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Thread: Bufferbloat To Be Fought In Linux 3.3 With BQL

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    Default Bufferbloat To Be Fought In Linux 3.3 With BQL

    Phoronix: Bufferbloat To Be Fought In Linux 3.3 With BQL

    Another feature coming to the Linux 3.3 kernel is Byte Queue Limits (BQL), which attempts to fight "bufferbloat" in networking...

    http://www.phoronix.com/vr.php?view=MTAzODg

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    Red face

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    Sounds good, but what does that improve, specifically? Network latency? On what hardware, or is it not hardware specific?

    Thinking of which, are there any network tests in PTS? I could only find one mentioned in OpenBenchmarking, and it's a loopback one, so it's rather synthetic. Either way it would be nice to see how Linux compares to Windows on the network speed front, too, given that optimisations are actually possible here.

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    Quote Originally Posted by GreatEmerald View Post
    Sounds good, but what does that improve, specifically? Network latency? On what hardware, or is it not hardware specific?
    This is related to packet shaping..
    If you've got one PC on your network that requires low latency and another PC on your network that's uploading videos to youtube / running bittorrent / etc.. Then the other PC can plug up your Internet connection, regardless of how fast it is and it can cause your first hop pings to go through the roof to the point where the network game isn't playable...

    So that's where packet shaping comes in... Where you have round-robin types of packet shapers that round-robin between network connections or source IP address to attempt to give everybody their fair share of bandwidth (or not, if you configure it otherwise).. I believe the current implementation pretty much treats all packets the same, regardless of their size when they get loaded into the buffers/queues... So if one PC is making hundreds of tiny packets and another PC is making hundreds of full size packets, then the PC making the larger size packets will get more bandwidth than it should because it currently counts packets, not bytes.

    I'm surprised that they have this, considering that i've heard in the past that byte counting like this causes a lot of overhead.. I guess they found a creative way to resolve that problem.

    I use packet shaping a lot, because I have a lot of family who upload to Youtube and I've also got folding@home which uploads large work units to stanford's servers.. Sometimes there is so much data to be sent, that without my packet shaping, the ACK packets end up getting queued at the end of a massive FIFO queue of large data packets to YouTube / stanfords servers / etc.. Which causes web browsing to be very slow, even though it's the upstream bandwidth that's the problem.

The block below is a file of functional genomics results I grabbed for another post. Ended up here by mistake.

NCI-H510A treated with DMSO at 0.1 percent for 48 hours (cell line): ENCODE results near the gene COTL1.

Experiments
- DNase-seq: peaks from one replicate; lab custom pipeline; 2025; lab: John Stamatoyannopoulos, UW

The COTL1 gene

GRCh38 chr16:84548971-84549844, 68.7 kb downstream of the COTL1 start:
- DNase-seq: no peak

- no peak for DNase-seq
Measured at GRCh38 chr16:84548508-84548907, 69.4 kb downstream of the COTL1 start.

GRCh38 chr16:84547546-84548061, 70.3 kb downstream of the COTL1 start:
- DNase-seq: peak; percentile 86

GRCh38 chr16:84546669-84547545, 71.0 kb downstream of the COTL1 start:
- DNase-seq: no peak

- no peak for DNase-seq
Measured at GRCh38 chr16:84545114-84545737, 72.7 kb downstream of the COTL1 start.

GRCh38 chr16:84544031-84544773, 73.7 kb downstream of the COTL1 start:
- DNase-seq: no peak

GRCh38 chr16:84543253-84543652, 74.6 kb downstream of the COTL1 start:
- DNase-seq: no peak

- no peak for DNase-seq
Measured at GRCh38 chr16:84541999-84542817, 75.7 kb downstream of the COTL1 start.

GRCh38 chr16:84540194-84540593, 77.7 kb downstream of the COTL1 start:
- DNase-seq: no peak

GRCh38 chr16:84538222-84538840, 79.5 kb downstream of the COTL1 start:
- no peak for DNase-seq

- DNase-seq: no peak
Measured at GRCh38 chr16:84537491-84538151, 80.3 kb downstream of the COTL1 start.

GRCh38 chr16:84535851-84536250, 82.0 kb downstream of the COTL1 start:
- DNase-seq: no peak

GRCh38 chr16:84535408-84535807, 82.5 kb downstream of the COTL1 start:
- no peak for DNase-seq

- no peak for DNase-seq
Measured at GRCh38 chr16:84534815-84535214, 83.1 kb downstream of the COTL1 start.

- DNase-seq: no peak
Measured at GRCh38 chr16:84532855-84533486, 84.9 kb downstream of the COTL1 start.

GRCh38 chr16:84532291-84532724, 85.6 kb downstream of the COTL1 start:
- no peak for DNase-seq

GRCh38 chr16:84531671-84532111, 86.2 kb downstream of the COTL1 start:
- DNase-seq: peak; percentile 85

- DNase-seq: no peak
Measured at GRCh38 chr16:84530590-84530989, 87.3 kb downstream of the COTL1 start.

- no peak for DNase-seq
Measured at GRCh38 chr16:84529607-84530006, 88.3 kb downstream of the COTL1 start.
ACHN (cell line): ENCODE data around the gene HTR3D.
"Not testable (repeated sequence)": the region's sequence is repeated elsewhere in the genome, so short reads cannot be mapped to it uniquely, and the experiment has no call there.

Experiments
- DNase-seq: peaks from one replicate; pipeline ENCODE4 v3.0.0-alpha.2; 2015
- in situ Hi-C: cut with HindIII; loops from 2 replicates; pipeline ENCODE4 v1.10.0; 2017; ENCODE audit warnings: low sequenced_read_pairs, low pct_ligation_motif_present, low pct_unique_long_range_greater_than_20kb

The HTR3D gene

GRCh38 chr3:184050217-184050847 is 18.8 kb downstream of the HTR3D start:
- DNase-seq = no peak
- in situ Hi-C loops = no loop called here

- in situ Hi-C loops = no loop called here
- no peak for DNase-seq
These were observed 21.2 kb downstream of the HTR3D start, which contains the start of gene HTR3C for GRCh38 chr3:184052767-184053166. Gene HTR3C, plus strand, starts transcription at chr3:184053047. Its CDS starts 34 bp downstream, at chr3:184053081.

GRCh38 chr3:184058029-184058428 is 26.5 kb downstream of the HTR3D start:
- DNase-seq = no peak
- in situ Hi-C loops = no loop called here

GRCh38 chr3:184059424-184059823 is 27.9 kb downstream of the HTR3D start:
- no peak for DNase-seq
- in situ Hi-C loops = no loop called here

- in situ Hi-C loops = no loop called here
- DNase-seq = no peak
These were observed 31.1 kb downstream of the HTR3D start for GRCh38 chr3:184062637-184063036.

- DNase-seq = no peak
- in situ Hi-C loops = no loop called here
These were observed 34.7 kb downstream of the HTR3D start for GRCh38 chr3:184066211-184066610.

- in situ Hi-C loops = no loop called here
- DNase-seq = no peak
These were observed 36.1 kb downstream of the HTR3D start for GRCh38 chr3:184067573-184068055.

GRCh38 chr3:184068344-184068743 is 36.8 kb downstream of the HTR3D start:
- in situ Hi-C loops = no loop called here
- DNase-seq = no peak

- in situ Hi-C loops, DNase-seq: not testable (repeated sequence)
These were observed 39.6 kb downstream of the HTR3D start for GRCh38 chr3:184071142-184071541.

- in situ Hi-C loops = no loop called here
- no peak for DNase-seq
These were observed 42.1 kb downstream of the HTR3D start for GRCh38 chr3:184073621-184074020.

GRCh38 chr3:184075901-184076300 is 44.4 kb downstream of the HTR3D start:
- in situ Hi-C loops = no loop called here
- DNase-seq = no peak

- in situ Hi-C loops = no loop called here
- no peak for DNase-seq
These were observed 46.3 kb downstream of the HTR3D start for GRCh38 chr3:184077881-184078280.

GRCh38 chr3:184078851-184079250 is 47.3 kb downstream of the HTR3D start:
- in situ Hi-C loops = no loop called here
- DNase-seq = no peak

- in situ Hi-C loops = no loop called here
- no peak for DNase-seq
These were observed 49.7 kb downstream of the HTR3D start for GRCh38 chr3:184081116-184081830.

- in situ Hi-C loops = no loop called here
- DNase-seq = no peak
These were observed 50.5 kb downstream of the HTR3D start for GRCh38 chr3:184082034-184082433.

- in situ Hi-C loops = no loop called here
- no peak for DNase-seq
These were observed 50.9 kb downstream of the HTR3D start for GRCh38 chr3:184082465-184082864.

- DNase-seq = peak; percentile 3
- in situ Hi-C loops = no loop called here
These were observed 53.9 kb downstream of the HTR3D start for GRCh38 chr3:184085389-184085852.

That's why I use packet shaping as it makes sure those ACK packets get loaded into their own queue, and also get priority, so that browsing the web is always speedy even when there's a dozen HD uploads going simultaneously on a 3Mbit / 768 Kbit connection.

    In short, a good packet shaper can prevent any PC on your network from hogging your network connection and can almost guarantee a constant low ping provided to PCs that aren't using more than their fair share of bandwidth... Regardless of how fast or slow your Internet connection is. It's incredibly useful.

    This improvement, makes the packet shapers more fair / balanced than they have ever been in the past, which is very nice. Even the expensive gaming routers don't do byte counting like this so having a linux box as a router certainly has it's perks.
    Last edited by Sidicas; 01-07-2012 at 10:50 PM.

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    Getting this to work end to end means that every piece of HW in the chain must have anti bufferbloat code in it right???

    Many modem/rooters run on linux and at some point they ll use the kernel but what about the HW run by ISP etc. ?

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    Quote Originally Posted by 89c51 View Post
    Getting this to work end to end means that every piece of HW in the chain must have anti bufferbloat code in it right???
    No.. If you artificially throttle the bandwidth so that you don't buffer on a device that's upstream (towards ISP) of your linux box then it's not a problem on that device.. For example, my DSL router / modem has got very large FIFO buffers in it, but since my Linux router feeds it data at the same speed of the Internet connection, the buffers on that device remain nearly empty, all the time. If I take my Linux router out of the network, then PCs on the network will plug up my DSL router's large buffers with data and the ping to the Internet will go through the roof (from 35ms to over 1000ms)

    When you do packet shaping, you want to make sure that all the buffering happens on the device that's doing the shaping.. Everything that's both downstream and upstream needs to have no queues of packets or it won't work.